"Plunge is far faster than in Arctic and may lead to more global heating, say scientists" 'Precipitous' fall i...
Monday, September 16, 2019
Despite no specific evidence of Iranian involvement, the US treat Yemen’s Houthi rebels as tame creatures of Tehran
The claim by US officials that Iran was responsible for the oilfields attack came with no marshalled public evidence. Photograph: Reuters
By Patrick Wintour
Saudi attack dampens faint chance of a Trump-Iran meeting
The US secretary of state Mike Pompeo’s bald claim this weekend that Iran was responsible for the attack on the Saudi oilfields came with no marshalled public evidence, but dampens any likelihood that Donald Trump will countenance a meeting with Tehran in the near future or press ahead with tentative peace talks with Houthi rebels in Oman.
Lindsey Graham, one of Trump’s foreign policy supporters in the Senate, was clear talks with Iran are now off the agenda saying: “The Iranian regime is not interested in peace – they’re pursuing nuclear weapons and regional dominance.”
For the moment Europe is not attributing blame. Britain in its statement condemning the attack did not explicitly blame Iran, but called on the Houthis to desist.
HOUTHI DRONES STRIKE OIL PLANTS
Friday, August 30, 2019
A 2007 modeling study found that the loss of around 40% of the forest would reduce rainfall and extend the dry season in major parts of the Amazonia region, converting much of the eastern part into grassy plains where few trees can thrive.
We aren’t terrified enough about losing the Amazon
by James Temple
With fires raging in the Brazilian Amazon this year, media reports have resurfaced a scary scenario known as “the Amazon dieback.”
The idea is that a certain level of deforestation will push the world’s largest rainforest to a tipping point, where spiraling feedback effects convert much of the forest into savannah. The massive greenhouse gas sponge, which holds around 17% of the world’s carbon trapped in vegetation on land, would suddenly become a major source of it.
That would be a monumental catastrophe. But how real of a danger is it?
Well, scientists can’t exactly say. Some models show the phenomenon, some don’t. Where some researchers detect a tipping point in the data—which technically means it would continue on its own even if the forces that first drove it fade away—others see merely progressive deterioration that could be halted. Still other studies have found such a phenomenon would most likely convert rainforest into seasonal forest, rather than savannah.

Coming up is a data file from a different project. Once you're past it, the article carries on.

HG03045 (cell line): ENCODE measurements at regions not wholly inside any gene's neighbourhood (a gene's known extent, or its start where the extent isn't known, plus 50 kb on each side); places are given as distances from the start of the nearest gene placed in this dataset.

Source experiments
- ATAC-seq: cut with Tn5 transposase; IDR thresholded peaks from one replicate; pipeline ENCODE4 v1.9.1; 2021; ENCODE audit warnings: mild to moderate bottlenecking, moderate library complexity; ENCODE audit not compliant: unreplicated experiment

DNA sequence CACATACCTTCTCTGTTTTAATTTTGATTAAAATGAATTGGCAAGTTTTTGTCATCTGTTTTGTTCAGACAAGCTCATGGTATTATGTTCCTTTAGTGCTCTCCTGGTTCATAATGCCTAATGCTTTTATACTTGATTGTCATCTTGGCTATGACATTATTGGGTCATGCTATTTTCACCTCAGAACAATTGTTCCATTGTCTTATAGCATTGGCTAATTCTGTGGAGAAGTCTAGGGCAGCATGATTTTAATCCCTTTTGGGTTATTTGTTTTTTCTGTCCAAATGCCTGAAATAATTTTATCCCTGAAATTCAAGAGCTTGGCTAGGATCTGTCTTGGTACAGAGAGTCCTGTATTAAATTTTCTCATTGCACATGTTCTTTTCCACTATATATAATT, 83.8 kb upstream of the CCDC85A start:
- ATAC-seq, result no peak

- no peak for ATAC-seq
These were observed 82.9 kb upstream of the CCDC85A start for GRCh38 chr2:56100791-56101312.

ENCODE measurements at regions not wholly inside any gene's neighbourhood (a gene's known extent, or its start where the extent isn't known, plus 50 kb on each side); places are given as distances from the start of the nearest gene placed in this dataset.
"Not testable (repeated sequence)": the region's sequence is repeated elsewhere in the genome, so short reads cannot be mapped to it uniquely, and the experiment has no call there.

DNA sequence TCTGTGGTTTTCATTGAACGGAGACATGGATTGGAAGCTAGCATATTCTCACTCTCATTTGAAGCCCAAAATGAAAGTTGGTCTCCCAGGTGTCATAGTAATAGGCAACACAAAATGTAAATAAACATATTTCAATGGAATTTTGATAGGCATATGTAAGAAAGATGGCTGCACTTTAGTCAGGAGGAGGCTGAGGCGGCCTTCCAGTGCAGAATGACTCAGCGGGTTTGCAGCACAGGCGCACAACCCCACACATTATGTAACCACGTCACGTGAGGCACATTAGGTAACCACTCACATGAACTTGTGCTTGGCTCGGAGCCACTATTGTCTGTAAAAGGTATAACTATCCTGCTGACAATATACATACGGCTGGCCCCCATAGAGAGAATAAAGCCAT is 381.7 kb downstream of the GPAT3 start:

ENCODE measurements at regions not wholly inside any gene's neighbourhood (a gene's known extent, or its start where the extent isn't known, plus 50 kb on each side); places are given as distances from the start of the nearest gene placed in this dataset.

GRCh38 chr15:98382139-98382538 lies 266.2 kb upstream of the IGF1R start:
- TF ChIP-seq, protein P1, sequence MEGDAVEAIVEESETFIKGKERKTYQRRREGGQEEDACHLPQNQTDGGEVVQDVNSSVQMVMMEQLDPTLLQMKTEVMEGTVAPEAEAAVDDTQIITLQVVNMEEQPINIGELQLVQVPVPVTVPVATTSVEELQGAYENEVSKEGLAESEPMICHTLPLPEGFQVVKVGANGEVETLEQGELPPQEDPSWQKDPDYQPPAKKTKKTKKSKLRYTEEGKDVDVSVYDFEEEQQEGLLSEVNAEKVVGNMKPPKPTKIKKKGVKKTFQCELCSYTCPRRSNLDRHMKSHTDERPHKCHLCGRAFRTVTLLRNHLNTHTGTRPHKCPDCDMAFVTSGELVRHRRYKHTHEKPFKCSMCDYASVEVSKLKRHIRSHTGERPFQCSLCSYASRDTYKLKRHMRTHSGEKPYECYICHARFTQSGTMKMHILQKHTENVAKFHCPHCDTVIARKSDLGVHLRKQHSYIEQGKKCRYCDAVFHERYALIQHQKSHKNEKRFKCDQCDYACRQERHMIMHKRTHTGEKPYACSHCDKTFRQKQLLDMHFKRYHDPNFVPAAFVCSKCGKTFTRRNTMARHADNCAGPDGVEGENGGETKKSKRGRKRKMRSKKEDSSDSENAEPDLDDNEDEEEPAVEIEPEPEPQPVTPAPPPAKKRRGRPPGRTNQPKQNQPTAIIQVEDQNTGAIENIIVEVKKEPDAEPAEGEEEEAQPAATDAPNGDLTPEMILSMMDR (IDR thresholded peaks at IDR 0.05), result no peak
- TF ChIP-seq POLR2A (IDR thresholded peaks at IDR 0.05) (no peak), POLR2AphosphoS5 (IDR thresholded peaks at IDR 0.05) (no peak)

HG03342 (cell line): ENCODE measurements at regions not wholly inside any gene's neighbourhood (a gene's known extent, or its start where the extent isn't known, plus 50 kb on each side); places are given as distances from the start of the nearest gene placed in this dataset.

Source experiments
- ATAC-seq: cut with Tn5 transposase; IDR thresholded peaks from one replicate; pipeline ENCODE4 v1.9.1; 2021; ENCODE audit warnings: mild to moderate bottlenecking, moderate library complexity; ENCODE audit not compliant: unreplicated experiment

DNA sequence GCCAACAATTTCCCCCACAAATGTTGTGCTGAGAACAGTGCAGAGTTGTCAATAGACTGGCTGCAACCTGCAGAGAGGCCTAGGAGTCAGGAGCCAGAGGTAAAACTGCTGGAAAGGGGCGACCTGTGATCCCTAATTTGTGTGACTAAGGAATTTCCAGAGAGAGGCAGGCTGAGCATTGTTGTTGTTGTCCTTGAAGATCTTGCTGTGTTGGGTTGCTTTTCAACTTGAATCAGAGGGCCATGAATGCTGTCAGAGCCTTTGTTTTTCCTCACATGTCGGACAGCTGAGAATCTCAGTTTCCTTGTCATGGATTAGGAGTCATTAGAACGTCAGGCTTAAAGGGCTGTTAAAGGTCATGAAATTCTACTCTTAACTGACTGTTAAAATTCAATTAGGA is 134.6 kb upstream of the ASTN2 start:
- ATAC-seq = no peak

So what should we do in the face of this kind of scientific uncertainty? Like other climate tipping points, which are unpredictable and essentially irreversible once reached, we should err on the side of caution.
“Even if it’s a remote possibility, we cannot afford to ignore it,” says Jonathan Foley, executive director of Project Drawdown, a research group focused on decarbonization. “It would be absolutely catastrophic to the Earth’s carbon cycle, water cycle, climate, and biodiversity—not to mention the people who live there.”
Monday, August 26, 2019
Friday, August 23, 2019
In climate science there has been a tension between the drive towards consensus to support policy making versus exploratory speculation and research that pushes forward the knowledge frontier
Climate Change: What’s the Worst Case?
By Judith Curry
THE PERMIAN EXTINCTION
Thursday, August 22, 2019
Members cited concerns over changing party rules and opening the door for a flood of single-issue events
The Democratic National Committee has rejected mounting calls for a party-sponsored debate on the climate crisis, voting down a resolution that would have dedicated one of the 12 Democratic debates entirely to the issue.
Calls for a DNC-sanctioned climate debate have been building for months. In poll after poll, climate has been one of the most important issues to likely Democratic voters in the 2020 presidential election. But little time has been devoted to the topic in debates to date: a scant 15 minutes in the first set of debates, and just over 20 in the most recent two.
Party delegates are meeting this week in San Francisco to hear from 2020 candidates, hold fundraising events and tend to party business. But one of the gathering’s most urgent agenda items was to vote on competing resolutions to determine whether or not such an event would go ahead.
A committee rejected the resolution in a 17-to-8 vote. Photograph: Guy Bell/REX/Shutterstock
IMAGINE DNC ARE NOW DENIERS?
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